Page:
COMMUNICATION IN A DIGITAL WORLD

Do people really talk to each other anymore? If I want my fourteen year old son’s attention, I text him. His fingers fly over the tiny keys faster than my own whiz across a keyboard. He doesn’t talk to his friends on the phone, instead choosing to communicate in silent spurts of abbreviations and acronyms.

 

With all of these substandard forms of writing floating around, the rules of grammar, punctuation, and even the meanings of words have blurred.  In emails, forums, groups, and text messages, miscommunication is common. The reader cannot see or hear the writer. They cannot hear tone or inflection. They cannot see facial expressions or body language. All the reader can see are the letters arranged to create a semblance of understandable communication through words, acronyms, or abbreviations. If the reader isn’t familiar with the writer’s code, then the letters are merely that. Letters arranged without any meaning.

 

For authors, our goal is to paint the entire picture for the reader. We lay out the scene so the reader can see the characters and the locations and hear what is happening at the time. Our letters must be arranged carefully into comprehensive words, structured sentences, and complete thoughts.

 

Can you imagine the books of the future? I will translate for you in parenthesis.

 

“AY?” BG (“Hi, how are you?” Sally asked with a big grin.)

“0 U?” J  (“Nothing, what’s up with you?” Mary replied, smiling)

“0 WAYD?”(“Nothing,” Sally replied, “What are you doing?)

“Broke up w/bf” L (“I broke up with my boyfriend.” Mary’s voice was sad.)

“Sry” (“I’m sorry”)

“NBD” (Mary shrugged. “No big deal.”)

“RU OK?” (“Are you okay?”)

J  but WTF?” (“I’m fine,” Mary said. “I just didn’t understand what went wrong. It started out so well and then he just changed. We had so much in common and we talked all the time, but lately, he’s been so distant. I think there may be someone else. I just don’t know. You know how guys can be. They are all lovey dovey when you’re alone, but the minute his friends show up, he becomes a stranger, and then the other day, we were in a chat room and he was talking to some blonde avatar. And I was right there.”)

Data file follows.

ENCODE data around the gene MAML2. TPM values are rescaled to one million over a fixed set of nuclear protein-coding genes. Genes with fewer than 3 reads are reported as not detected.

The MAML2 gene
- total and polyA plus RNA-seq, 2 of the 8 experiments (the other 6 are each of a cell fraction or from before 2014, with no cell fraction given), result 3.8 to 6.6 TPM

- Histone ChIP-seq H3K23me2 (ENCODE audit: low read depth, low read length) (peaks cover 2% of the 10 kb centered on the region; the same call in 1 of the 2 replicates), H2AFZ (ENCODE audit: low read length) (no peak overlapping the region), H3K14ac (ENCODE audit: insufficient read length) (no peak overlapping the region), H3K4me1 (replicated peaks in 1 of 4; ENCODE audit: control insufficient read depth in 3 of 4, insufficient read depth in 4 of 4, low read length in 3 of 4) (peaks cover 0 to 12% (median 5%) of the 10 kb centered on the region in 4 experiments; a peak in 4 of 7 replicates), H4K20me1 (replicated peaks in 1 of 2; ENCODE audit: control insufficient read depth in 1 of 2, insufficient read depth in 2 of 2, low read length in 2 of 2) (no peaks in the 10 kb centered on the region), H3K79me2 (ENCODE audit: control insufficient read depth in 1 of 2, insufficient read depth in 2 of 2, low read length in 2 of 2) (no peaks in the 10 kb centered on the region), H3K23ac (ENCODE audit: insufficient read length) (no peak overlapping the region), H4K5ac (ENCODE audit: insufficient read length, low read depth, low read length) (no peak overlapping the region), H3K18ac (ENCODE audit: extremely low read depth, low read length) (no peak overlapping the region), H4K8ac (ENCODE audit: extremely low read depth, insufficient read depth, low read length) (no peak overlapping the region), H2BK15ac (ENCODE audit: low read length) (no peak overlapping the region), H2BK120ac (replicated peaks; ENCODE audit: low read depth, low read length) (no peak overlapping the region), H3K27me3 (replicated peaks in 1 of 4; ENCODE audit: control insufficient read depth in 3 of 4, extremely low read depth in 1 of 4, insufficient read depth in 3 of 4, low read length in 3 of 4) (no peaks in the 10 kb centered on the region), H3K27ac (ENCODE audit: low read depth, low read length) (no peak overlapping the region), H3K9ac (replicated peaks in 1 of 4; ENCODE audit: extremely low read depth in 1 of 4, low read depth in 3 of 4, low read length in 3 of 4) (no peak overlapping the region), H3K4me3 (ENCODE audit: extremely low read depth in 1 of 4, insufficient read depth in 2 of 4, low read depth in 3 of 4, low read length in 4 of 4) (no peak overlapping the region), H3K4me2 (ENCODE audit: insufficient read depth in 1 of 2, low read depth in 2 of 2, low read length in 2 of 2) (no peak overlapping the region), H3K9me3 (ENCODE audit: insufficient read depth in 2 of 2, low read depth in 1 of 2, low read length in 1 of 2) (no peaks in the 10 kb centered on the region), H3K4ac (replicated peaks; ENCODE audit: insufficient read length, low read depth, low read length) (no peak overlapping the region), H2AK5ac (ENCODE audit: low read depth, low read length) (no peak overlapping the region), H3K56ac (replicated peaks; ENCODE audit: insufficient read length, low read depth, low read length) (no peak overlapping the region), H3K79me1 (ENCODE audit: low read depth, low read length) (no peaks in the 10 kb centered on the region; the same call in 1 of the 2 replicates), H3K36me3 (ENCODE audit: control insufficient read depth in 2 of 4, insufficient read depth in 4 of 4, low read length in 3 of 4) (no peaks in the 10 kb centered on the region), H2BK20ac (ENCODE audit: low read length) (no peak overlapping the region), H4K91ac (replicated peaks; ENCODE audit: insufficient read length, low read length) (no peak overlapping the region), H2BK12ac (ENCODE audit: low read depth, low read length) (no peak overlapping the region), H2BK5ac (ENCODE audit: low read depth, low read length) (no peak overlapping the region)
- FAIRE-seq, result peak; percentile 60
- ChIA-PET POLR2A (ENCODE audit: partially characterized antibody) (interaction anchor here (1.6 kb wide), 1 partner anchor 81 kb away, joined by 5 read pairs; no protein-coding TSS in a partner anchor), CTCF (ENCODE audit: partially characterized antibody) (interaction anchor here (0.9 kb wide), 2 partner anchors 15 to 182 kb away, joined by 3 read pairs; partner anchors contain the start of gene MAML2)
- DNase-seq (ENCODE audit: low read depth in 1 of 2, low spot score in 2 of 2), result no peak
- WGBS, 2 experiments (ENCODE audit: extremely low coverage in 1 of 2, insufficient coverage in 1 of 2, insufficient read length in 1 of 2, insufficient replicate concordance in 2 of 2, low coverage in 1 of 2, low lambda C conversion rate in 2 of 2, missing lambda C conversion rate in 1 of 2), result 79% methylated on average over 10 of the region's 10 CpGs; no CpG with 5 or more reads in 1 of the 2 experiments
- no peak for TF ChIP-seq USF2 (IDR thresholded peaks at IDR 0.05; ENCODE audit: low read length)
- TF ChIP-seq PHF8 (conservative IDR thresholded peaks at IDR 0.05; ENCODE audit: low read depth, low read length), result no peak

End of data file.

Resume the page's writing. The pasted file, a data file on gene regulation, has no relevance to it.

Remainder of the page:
“SOB STBY” (“What a jerk,” Sally said, “I wish I could say something to help.”)

“NP BRB” J (“It’s okay, really,” she said cheerfully, trying to keep her spirits up despite the devastating breakup. “Hang on a second okay, Sally?” Mary had another text coming in on her phone.)

“HB GGP” (“Sure,” Sally said, “Go ahead and answer it. I have to step away for a moment anyway.”)

“OMG GTG TTYL” (“Sally, he’s texting me right now telling me he’s sorry and he still loves me.” Mary couldn’t contain her excitement. “He doesn’t want to break up. There was no other girl. He knows he behaved badly. He promises not to do it again. I’m so happy!” Mary practically raced around the room with joy, her voice rising as she talked to her friend. “He’s going to give me his personal email address and he’s going to send me a real picture! Anyway, I have to go for now because he’s still texting me and his picture is coming through. I’ll talk to you later and let you know what he looks like!”)

 

 

Just imagine, in the future, a book like War and Peace would end up being a mere thirty pages.


Reading Novels After Writing One

The process of writing a novel, including the never-ending edits has forever changed the way I read someone else’s novel. Reading for pleasure is a new process. Instead of getting lost in a story, I find myself looking at the sentence structure, the grammar, and the descriptions. What techniques did the author use to make the characters believable or to allow me to see the scene in my mind? Are the things I imagine as I read the same thing the author intended for me to imagine?

 

One of my favorite things now is to ask my own readers what they ‘see’ as they read a certain scene or what they think my characters look like. My sister and I play a fun game where we find pictures of famous people who we think fit the parts in novels. Sometimes we pick similar people and sometimes we don’t.

 

After years of editing and re-writes, I find myself paying attention to the mechanics of writing in the books I read. If the author and I were both describing the same scene, would I have chosen the same word as the author? Would I have picked up on the same nuances as the author? Of course not. Each of us sees different things in the same scene. The mechanics of writing are fairly rigid while the style of writing is as different as each person. The key is to be able to separate the mechanics of the book from the story and determine why it works, or why it doesn’t.

 

I try to read for entertainment, but I catch myself rereading the paragraphs as I go along. The first read through is for enjoyment, and the second is to learn.